First impressions...wow, I never knew vinyl could actually sound this good. I had always imagined the sound you get from vinyl was with a loud background noise w/clicks & pops, treble almost non-existent, and distorted bass. I guess I was wrong. I guess it really depends on the quality of the record. Along with the records I acquired from my Grandmother, I bought one new record, I guess to see what an old & a new record sounds in comparison.

I do still hear clicks & pops on quiet sections, however...so answer me this: is getting no clicks/pops even possible?

I now hate dust with a passion!

#1) Since this is the first time I had ever set up let alone listened to vinyl up close & personal, how can I ensure that I have the right tracking force/anti-skating settings? The cartridge specs say 3.0 to 5.0 grams.

#2) How to differentiate between a bad record & bad turn-table component (stylus/cartridge specifically)? It's funny cause in this one record, they repeat measures back to back, purposely sounding like a broken record; so when I first listened to it, I thought something was wrong with the record and/or table!

It's gonna take some time adjusting to the not being able to jump to a specific track w/o a remote or keyboard...see what the digital revolution has done to us???

All in all, I'm happy with my purchase & will be looking into improvements soon...I still need to learn. I haven't really found any good sites for learning yet. I think a trip to the (physical) library is due.
post #15 of 34
#1: An essential tool for turntable playback is the Shure tracking force gauge. Get that from Todd - he's got them for 20 bucks I think. This will help determine the correct mass and etc.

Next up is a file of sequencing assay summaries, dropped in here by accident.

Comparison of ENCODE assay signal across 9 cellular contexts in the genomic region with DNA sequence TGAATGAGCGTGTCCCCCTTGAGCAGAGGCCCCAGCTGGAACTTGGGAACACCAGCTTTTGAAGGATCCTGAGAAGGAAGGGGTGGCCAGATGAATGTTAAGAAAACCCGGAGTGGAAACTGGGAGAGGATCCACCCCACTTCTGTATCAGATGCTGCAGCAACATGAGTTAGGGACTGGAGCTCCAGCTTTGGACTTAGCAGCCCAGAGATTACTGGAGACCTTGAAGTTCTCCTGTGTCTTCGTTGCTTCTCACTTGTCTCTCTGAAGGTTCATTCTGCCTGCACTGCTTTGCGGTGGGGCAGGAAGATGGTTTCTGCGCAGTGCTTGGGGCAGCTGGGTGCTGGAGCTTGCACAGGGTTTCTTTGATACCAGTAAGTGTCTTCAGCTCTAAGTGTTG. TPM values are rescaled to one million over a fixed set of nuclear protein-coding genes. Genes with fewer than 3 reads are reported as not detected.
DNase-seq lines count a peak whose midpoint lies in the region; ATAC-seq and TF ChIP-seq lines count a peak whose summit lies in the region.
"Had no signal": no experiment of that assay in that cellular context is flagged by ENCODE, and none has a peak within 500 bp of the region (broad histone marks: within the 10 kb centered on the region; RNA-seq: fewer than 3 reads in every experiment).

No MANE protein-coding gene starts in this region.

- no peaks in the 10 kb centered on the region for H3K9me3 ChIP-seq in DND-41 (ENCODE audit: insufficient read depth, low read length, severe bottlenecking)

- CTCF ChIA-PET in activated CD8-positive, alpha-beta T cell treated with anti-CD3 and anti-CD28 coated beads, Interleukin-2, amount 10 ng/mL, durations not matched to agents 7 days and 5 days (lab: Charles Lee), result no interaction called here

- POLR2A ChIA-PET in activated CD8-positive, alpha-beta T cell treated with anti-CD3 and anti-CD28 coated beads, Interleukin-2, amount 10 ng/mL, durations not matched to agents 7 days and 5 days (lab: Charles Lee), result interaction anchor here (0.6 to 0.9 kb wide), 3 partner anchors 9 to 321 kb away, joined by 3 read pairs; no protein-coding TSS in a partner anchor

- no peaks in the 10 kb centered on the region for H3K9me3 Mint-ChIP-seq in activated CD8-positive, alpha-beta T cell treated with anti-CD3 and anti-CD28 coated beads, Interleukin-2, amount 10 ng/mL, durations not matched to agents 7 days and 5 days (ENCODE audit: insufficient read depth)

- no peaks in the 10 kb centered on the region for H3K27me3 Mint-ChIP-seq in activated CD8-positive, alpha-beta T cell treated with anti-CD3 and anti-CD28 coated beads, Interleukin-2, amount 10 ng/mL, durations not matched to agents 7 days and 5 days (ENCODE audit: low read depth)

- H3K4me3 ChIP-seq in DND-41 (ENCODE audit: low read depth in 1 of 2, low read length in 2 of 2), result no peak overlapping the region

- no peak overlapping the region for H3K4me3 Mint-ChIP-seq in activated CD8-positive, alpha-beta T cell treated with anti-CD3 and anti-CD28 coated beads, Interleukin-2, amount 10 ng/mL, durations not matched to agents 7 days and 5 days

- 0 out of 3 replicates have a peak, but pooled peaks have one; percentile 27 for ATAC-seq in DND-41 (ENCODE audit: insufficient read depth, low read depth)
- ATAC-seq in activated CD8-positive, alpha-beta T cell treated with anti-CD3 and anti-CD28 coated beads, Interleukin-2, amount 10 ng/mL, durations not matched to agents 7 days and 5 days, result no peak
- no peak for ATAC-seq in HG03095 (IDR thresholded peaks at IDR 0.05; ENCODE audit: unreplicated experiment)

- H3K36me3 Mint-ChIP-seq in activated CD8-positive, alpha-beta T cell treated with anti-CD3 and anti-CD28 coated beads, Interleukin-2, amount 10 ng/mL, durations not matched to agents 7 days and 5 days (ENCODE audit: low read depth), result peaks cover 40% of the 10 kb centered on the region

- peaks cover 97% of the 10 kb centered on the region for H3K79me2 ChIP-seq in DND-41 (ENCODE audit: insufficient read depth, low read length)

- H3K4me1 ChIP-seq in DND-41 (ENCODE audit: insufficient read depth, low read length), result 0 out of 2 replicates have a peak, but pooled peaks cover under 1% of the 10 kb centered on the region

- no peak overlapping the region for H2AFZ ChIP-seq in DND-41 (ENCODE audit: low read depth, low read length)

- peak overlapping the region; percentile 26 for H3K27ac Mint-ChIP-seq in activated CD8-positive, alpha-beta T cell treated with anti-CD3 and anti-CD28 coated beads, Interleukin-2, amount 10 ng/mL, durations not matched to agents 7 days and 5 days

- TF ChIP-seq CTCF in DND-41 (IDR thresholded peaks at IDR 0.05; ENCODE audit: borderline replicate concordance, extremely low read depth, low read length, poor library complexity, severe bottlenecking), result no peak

#2: I believe that if you get skipping, it's almost always a bad turntable setup. I just learned from Todd, actually, that really, the only way that the skipping could be the fault of the vinyl, is if the vinyl is warped in a way that it jumps to a very radical height difference in a very short amount of time. He said that this can throw the cartridge out of alignment with the grooves. You have to have a properly-mounted cartridge, aligned properly, with the right tracking angle, and with the anti-skate set to the correct amount. Otherwise, you will get crackles, pops, and damage the record permanently. Just as a note, I have records that I thought were bad, but when I upgraded my gear and took better care of my records and set everything up properly, these records came out and started to be some of the best-sounding records in my collection. There's hope yet to save them from destruction. You just have to make sure that everything is clean, aligned, and mounted accordingly. Vinyl looks fragile, but I'll tell you that even my poor setup before becoming more aware didn't do as much damage to my music as I thought it would have.